Between his time in clinic at ACMC and rounds at the hospital with his preceptor, family medicine physician Dr. Daniel S. Fuglestad (ACMC-Willmar), Noah is typically busy from 7 a.m. to 5 p.m. during the week. After a quick workout, it’s time to study. It’s how he spends most nights. Unfortunately, a medical student’s schedule doesn’t leave Noah much time to spend with his fiancé, who works in St. Cloud as a pharmacist.

“Being a medical student and having a relationship can be hard. I am fortunate because Tammy really understands its demands. We typically only get to see one another on weekends, and even after the wedding, that won’t change until residency,” Noah said. “We saw each other while I was in my second year of medical school. We were three hours apart then. Now being only an hour away from one another, it seems like a real luxury.”

Noah and his fiance, Tammy, are planning a May 2013 wedding in Sartell, Minnesota.

First came friendship, then love and a proposal and a May 2013 wedding in Sartell, Minnesota.

“Planning a wedding is definitely hard work, but to be fair, Tammy has done most of the planning. I help out with whatever she needs me to do when I can. I’ve made sure to be there to help her with the big decisions like the date, the venue and who to invite. I definitely made sure to be there for the food tasting,” he chuckled.

After the big day, life will go back to their current “normal” for awhile. He’ll come back to Willmar to finish out his RPAP program, and she’ll stay in St. Cloud. Then for his fourth year of medical school, it’s back to Duluth for a few weeks before he’ll spend the next several months on rotations at hospitals across the Twin Cities. Both are looking forward to the stability that will come after he’s accepted into residency—a decision that won’t be made lightly.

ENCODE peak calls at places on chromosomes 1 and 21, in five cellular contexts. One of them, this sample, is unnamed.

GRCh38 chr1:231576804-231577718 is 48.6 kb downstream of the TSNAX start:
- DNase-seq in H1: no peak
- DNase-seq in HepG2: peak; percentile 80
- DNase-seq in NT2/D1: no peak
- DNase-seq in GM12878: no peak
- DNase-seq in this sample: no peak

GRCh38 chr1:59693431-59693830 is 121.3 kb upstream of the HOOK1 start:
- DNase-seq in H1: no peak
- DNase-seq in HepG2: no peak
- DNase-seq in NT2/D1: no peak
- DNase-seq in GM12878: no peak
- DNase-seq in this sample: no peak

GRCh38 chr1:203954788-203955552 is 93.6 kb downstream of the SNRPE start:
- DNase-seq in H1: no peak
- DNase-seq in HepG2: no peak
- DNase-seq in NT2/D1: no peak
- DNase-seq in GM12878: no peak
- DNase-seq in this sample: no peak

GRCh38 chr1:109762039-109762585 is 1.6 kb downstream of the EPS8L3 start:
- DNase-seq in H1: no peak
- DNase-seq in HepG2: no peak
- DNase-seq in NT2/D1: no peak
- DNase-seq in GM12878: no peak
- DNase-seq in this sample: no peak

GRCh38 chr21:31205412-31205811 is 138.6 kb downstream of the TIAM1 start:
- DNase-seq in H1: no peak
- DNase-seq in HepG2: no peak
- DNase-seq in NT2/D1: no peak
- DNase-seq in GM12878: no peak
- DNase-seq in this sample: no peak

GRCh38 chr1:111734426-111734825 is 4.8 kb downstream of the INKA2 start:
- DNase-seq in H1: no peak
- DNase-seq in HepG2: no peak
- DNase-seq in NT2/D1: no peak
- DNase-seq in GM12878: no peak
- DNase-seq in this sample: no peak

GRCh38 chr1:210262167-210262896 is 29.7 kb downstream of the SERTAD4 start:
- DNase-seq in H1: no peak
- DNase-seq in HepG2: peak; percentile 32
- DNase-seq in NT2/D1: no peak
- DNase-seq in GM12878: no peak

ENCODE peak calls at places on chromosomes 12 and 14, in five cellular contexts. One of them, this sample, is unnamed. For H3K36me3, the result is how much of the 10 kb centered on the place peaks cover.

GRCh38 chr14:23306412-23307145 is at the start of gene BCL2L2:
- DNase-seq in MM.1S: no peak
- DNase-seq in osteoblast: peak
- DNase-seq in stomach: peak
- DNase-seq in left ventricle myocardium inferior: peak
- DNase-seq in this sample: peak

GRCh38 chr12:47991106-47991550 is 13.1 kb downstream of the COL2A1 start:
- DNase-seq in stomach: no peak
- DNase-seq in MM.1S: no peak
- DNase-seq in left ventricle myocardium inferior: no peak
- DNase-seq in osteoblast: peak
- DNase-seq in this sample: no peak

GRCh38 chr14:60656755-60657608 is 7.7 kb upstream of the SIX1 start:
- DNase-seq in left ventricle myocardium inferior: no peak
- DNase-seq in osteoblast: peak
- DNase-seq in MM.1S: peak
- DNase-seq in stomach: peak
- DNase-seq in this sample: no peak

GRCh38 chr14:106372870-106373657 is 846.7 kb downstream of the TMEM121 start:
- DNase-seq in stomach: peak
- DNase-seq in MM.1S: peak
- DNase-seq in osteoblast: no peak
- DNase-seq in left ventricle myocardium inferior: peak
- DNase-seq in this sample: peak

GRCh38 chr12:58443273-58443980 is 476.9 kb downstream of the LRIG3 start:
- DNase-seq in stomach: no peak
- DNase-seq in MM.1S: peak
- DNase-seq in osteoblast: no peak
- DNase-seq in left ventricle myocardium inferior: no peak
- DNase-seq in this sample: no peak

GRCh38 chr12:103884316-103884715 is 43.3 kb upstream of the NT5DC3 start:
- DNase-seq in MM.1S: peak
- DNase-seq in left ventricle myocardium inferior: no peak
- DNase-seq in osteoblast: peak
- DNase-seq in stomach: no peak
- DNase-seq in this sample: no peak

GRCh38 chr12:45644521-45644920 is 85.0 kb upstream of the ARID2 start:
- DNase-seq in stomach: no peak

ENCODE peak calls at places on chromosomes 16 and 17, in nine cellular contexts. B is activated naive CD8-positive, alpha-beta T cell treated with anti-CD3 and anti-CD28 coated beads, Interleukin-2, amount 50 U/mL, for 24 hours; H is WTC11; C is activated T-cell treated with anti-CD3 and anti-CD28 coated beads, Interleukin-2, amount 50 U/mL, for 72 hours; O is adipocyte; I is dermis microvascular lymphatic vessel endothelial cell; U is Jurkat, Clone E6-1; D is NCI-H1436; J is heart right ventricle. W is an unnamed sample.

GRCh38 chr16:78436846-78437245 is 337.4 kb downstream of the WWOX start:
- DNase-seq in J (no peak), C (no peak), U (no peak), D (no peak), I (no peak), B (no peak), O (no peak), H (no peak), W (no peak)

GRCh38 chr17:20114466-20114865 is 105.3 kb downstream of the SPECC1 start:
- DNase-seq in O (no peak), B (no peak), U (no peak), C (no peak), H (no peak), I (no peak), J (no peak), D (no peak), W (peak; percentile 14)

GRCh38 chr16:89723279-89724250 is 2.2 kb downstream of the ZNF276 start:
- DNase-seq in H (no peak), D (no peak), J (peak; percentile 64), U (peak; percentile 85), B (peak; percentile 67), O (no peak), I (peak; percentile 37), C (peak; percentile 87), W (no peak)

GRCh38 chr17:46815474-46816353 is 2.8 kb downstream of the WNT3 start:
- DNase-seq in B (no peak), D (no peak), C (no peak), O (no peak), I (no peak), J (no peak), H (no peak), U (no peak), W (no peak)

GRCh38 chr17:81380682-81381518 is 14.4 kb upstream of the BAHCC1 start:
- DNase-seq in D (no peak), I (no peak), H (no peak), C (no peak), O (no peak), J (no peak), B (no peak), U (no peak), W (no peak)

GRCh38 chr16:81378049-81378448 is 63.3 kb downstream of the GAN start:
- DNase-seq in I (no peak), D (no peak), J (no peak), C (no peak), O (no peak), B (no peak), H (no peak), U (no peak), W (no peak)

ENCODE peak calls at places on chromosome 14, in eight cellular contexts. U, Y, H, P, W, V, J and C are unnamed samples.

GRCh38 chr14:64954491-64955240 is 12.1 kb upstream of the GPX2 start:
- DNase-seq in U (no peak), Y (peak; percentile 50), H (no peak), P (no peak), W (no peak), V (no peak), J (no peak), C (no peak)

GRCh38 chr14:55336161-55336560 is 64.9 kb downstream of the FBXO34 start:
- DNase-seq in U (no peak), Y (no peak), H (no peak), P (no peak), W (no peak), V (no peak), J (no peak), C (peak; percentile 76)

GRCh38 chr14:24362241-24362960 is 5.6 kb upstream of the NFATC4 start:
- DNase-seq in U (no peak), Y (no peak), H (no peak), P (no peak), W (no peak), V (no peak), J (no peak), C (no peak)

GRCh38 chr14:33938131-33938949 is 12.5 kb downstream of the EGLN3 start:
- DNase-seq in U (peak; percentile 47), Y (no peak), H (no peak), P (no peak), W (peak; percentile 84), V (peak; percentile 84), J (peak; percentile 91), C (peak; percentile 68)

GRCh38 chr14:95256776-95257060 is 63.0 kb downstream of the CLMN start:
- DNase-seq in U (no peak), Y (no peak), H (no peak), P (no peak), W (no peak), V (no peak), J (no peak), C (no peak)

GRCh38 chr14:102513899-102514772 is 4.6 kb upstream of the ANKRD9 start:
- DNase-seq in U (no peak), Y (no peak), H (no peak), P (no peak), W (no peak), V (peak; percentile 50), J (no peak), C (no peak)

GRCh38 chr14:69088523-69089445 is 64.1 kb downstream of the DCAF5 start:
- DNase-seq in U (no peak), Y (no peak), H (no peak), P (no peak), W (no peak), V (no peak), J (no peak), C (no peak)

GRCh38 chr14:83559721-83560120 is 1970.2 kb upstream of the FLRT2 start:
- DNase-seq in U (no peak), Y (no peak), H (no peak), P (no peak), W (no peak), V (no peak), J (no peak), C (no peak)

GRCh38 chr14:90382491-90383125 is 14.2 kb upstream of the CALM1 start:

“When you are single you get to make all the decisions yourself. But we’ll really have to make a decision that is right for us as a couple. We’ll apply at different residency programs that make sense for both of us – in locations where she can find a good job, too. She works as a home-infusion pharmacist so it’s not the same as a typical pharmacist, and jobs aren’t as common in that field. Next March, we’ll know where we are going. It will be the first time we’ll live in the same city since college, the first time we’ll live together.”

Ultimately, they want to live in a rural community, where they both can pursue their chosen fields. And Noah appreciates the “rural” experience ACMC has provided as a part of his education.

“It’s a great recruiting tool for ACMC to use. Students get to see first-hand what it’s like practicing in a smaller community. I think it shows a lot of us exactly what practicing in a community like Willmar would be like. We like the rural way of life—lack of traffic, the chance to get to know your neighbors and community, everything rural life has to offer.”

As the wedding bells ring and the couple says, “I do,” Noah and Tammy will begin the next chapter of their lives together with many exciting changes along the way.